Neurosurgeon rules out concussion for Flynn
Daniel Flynn, the young New Zealand batsman whose left front tooth was knocked out by a James Anderson bouncer yesterday, was not able to bat again in his side's first innings but has been cleared of concussion by a neurosurgeon.
Anderson's vicious bouncer reared up into Flynn's grill during the first day's play at Old Trafford, removing his tooth and forcing his retirement. The blow also cracked one of his lower teeth which was removed by dentists yesterday evening, and Flynn was said to have suffered a groggy and sleepness night of nausea and vomiting.
"Right from the start he wanted to go back out. It's the nature of the bloke, he's a very keen competitor and tough as old boots," Lindsay Crocker, the New Zealand manager, said. "He's been quite nauseous and I think he's been vomiting, so in those circumstances we don't want him to go out there."
There had been rumours Flynn would continue his innings after lunch, but the nausea persisted into the afternoon, prompting a second visit to the hospital. "The plan changed a bit. We were hopeful [he would bat] and were waiting for his nausea to die down. But as he was getting himself ready to bat he started to feel nauseous again and after lunch we cancelled the plan for him to bat."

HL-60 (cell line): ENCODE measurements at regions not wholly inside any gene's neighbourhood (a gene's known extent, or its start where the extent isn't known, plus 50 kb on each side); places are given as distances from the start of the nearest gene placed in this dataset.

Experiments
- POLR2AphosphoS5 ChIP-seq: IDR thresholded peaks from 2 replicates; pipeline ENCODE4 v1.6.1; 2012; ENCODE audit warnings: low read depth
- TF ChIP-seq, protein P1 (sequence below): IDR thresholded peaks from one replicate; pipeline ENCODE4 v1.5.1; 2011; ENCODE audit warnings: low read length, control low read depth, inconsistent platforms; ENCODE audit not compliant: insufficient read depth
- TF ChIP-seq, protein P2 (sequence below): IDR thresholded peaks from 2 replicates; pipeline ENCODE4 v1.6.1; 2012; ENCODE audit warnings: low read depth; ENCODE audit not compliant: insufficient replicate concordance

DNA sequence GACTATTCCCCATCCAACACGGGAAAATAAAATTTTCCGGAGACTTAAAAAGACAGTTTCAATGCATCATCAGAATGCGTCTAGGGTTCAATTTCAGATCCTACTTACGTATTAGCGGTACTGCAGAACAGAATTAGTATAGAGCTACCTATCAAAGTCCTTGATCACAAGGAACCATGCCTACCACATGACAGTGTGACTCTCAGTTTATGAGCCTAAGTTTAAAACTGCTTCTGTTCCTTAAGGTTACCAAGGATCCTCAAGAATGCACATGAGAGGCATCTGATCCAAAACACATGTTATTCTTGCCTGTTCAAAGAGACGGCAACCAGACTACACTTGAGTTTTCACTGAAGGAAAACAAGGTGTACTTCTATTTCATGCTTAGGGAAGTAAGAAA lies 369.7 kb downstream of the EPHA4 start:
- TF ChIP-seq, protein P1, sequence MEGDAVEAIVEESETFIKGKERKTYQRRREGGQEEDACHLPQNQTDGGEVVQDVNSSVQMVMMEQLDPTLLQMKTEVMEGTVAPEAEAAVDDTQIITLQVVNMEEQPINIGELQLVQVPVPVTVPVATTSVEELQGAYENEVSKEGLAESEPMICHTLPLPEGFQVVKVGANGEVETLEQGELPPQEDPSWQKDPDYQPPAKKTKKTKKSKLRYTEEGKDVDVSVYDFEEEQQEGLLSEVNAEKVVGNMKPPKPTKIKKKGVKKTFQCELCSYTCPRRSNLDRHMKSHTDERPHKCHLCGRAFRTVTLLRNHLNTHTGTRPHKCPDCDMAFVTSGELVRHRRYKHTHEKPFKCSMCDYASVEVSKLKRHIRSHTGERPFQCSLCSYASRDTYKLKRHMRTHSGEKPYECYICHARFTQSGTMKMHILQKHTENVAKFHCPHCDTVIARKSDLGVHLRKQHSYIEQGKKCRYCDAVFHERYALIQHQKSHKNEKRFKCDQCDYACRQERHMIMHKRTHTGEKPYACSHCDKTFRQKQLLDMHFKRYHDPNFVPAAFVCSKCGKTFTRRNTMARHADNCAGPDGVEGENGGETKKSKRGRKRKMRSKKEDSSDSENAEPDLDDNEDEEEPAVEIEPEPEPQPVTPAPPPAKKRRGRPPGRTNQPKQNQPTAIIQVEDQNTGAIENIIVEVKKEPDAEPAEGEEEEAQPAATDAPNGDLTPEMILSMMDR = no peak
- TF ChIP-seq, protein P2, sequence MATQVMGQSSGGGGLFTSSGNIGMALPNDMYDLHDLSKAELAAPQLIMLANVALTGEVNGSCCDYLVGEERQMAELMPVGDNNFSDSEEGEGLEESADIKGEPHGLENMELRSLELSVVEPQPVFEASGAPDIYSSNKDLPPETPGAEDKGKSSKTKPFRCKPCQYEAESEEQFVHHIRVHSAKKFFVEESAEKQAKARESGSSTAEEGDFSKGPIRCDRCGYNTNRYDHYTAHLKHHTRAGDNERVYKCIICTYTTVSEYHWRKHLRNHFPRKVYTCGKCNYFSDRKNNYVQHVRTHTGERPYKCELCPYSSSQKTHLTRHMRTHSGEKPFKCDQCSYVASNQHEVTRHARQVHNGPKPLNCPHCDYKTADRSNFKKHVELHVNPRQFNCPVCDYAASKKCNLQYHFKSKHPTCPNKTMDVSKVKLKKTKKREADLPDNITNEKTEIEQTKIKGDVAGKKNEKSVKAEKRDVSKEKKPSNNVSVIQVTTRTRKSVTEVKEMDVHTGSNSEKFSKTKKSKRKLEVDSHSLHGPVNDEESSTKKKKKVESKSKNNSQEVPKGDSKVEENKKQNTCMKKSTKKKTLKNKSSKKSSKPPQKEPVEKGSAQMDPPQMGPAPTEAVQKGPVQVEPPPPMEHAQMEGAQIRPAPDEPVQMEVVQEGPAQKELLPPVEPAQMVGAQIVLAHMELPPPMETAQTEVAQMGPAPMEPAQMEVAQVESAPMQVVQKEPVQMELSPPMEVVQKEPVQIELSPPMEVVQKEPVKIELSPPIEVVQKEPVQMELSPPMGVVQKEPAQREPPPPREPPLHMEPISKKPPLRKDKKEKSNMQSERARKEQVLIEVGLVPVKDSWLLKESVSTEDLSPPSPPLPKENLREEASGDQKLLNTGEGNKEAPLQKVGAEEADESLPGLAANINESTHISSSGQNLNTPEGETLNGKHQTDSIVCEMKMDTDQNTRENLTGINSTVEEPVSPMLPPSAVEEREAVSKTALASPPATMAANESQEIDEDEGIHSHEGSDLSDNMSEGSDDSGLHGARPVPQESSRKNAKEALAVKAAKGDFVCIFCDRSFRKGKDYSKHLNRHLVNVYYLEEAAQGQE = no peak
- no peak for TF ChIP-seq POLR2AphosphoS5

A second visit to the hospital to see a neurosurgeon ruled out concussion, but despite the positive prognosis, Crocker added that it was too early to confirm whether Flynn would play any further part in the game. New Zealand's 12th man, Jeetan Patel, deputised for him on the field this afternoon.
"He's back at the hotel and won't field," John Durning, a spokesman for the team, told reporters after Saturday's play. "Before he comes back he'll have to some gym work just to see how pressure affects him. If he's not right he won't bat. There's not any reason to suggest he won't be able to bat. But we thought we had him [ready] right before lunch but then he got a bit queasy."
"He's had a scan and that was all-clear and that's the main thing, so he's got no damage."
Anderson, Flynn's tormentor, remained relatively unsympathetic towards the batsman. "It's just one of those things," he said after the first day's play. "I'm trying to get him out and I want to make it as uncomfortable for him as possible. I've hit people on the head before but never had teeth to show for it."